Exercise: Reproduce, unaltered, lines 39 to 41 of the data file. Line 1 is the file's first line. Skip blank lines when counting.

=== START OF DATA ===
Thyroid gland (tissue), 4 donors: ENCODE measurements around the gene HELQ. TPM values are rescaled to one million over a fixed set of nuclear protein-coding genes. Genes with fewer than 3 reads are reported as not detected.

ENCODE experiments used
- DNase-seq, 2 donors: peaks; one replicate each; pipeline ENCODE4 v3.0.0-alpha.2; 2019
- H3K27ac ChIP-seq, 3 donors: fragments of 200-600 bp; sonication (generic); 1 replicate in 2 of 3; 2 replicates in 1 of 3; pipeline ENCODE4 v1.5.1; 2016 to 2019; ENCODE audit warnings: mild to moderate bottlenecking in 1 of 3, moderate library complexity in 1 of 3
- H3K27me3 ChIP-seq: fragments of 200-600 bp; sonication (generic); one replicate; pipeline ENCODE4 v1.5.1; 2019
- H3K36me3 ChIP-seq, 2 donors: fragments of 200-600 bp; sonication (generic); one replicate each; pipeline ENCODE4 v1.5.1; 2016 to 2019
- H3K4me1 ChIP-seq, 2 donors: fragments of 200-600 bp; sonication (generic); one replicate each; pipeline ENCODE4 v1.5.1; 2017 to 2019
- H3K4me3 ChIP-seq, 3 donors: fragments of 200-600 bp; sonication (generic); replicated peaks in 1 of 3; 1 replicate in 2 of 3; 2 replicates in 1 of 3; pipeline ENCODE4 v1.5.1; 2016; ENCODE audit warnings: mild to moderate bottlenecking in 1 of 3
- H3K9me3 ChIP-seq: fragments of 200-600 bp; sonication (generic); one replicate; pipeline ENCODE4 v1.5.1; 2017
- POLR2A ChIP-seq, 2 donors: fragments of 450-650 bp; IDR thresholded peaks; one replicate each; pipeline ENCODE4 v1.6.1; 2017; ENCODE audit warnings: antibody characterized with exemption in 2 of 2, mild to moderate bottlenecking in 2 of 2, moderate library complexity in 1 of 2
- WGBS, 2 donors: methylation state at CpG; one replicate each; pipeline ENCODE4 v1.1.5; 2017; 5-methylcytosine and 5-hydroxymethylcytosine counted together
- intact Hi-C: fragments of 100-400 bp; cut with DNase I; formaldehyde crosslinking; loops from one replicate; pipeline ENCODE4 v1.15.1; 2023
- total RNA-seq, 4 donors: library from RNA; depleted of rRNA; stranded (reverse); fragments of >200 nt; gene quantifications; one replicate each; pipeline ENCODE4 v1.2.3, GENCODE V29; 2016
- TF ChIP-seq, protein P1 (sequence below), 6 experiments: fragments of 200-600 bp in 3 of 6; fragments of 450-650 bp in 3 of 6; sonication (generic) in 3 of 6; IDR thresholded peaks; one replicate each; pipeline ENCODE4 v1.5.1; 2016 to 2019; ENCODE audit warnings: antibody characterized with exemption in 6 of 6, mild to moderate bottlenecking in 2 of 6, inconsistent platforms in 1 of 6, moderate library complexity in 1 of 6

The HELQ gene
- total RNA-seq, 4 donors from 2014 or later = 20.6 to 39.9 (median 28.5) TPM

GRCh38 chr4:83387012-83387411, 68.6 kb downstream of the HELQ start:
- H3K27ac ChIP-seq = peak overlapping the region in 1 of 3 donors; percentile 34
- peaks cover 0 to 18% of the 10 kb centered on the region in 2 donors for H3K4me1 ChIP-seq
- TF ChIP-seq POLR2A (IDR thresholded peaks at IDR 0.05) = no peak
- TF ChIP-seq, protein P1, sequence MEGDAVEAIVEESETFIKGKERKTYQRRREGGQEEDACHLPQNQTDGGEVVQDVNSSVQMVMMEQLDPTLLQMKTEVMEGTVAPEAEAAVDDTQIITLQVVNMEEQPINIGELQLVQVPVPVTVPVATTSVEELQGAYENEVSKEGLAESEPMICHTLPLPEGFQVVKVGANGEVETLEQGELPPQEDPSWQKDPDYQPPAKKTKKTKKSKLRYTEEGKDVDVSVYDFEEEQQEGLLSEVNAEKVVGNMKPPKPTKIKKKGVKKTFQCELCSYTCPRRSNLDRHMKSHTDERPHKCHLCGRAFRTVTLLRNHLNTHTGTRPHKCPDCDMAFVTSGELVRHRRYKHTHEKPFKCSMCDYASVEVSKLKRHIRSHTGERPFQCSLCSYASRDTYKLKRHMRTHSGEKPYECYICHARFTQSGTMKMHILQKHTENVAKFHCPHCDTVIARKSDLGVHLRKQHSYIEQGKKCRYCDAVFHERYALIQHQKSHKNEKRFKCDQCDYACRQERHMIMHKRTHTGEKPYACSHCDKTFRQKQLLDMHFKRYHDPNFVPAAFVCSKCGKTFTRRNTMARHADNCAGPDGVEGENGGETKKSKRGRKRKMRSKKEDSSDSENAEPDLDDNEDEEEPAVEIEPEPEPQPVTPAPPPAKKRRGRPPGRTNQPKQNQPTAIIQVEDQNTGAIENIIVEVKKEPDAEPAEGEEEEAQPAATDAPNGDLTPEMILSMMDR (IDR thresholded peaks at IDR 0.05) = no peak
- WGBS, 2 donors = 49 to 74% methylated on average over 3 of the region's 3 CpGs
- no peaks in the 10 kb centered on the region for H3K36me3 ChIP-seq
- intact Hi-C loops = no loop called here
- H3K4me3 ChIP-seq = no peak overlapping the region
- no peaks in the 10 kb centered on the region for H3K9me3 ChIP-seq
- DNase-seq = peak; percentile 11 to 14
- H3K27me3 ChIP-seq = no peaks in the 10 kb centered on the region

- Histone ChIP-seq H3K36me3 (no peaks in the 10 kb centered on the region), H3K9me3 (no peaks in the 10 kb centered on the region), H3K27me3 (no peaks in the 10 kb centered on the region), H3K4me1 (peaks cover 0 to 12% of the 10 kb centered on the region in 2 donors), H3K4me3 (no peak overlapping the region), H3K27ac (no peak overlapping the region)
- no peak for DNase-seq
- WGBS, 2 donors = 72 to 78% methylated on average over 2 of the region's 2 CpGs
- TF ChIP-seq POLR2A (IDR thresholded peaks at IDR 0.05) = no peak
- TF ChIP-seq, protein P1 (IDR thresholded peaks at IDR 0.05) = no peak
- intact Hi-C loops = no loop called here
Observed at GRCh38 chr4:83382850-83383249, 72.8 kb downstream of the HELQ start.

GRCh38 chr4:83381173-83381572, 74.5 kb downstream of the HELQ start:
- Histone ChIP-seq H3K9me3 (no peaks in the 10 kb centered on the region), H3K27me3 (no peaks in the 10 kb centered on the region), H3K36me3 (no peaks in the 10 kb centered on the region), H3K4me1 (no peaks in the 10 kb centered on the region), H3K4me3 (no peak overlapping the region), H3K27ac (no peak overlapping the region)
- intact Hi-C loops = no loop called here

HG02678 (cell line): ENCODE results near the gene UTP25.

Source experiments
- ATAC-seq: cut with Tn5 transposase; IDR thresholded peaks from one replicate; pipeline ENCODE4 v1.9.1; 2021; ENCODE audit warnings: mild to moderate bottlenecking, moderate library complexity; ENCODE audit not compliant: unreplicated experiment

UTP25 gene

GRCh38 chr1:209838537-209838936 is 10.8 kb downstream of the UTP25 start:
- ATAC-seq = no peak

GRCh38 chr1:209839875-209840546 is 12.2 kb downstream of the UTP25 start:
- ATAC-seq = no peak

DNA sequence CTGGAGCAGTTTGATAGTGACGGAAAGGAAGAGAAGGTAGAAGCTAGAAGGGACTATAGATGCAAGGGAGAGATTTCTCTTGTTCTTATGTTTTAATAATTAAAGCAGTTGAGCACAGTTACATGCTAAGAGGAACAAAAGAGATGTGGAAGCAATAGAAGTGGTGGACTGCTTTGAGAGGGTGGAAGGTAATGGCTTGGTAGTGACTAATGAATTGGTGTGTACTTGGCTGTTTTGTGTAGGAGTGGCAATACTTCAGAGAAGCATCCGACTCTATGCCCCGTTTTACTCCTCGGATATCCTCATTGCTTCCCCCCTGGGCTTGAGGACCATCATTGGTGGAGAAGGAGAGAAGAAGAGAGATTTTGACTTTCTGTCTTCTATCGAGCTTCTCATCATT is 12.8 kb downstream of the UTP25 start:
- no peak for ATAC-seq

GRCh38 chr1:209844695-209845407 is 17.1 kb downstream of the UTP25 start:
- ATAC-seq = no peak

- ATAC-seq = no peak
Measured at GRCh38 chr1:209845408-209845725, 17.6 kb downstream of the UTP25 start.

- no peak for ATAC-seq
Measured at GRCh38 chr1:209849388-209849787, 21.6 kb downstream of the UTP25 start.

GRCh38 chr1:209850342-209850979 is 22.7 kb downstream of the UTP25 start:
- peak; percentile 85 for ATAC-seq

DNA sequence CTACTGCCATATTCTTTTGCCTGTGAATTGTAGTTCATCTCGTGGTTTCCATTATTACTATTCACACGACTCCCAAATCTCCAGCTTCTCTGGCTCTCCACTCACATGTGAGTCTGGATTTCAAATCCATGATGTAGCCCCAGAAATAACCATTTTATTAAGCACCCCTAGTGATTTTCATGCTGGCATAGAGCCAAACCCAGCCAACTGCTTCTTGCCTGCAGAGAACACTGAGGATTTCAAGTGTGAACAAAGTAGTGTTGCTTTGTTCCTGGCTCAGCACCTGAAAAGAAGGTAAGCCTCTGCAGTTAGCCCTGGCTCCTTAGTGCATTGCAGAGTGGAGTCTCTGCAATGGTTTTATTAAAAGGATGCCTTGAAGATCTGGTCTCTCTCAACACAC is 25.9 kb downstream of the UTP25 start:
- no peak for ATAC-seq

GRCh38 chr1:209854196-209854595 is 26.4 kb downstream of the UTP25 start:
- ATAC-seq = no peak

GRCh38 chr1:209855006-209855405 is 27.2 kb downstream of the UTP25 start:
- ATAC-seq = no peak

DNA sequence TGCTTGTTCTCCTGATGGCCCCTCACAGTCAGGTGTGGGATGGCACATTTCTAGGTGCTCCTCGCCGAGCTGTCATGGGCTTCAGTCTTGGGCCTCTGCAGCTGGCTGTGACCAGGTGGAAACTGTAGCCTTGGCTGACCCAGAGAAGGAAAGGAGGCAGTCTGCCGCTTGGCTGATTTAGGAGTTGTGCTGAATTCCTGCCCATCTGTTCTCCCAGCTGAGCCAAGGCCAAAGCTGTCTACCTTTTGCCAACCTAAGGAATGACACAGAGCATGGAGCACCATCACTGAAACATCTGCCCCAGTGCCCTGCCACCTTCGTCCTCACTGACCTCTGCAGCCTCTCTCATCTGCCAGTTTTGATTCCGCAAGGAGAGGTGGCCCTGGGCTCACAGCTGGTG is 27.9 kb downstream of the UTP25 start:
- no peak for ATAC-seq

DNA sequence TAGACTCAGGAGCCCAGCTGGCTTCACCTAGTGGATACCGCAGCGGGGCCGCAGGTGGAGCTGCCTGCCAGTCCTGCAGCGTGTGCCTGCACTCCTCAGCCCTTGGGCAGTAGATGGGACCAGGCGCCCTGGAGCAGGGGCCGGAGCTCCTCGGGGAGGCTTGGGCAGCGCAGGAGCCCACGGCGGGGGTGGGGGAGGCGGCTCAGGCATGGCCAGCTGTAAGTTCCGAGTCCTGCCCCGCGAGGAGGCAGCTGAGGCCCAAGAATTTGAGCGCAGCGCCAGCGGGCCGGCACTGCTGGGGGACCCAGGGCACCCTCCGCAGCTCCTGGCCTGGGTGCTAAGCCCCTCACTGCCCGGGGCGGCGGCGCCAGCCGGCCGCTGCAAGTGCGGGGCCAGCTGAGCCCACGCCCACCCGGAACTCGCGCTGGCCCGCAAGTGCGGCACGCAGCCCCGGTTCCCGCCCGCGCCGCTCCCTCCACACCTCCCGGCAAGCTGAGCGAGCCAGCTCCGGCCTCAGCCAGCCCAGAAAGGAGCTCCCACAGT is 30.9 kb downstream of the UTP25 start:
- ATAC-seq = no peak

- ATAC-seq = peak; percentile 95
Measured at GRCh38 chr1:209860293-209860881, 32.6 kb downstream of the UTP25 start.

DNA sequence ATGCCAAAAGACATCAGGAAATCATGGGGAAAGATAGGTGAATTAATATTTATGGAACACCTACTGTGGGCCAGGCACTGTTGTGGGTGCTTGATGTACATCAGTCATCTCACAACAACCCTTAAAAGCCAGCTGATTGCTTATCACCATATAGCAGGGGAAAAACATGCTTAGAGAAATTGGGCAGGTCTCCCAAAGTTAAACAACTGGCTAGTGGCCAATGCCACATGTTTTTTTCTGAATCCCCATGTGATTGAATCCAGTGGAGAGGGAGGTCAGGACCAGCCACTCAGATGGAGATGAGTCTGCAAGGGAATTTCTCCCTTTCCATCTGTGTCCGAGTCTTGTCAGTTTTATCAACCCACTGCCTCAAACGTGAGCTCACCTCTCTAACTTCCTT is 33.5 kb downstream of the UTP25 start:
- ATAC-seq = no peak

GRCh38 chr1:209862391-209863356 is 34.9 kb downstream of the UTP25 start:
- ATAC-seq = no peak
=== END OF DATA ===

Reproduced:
HG02678 (cell line): ENCODE results near the gene UTP25.

Source experiments
- ATAC-seq: cut with Tn5 transposase; IDR thresholded peaks from one replicate; pipeline ENCODE4 v1.9.1; 2021; ENCODE audit warnings: mild to moderate bottlenecking, moderate library complexity; ENCODE audit not compliant: unreplicated experiment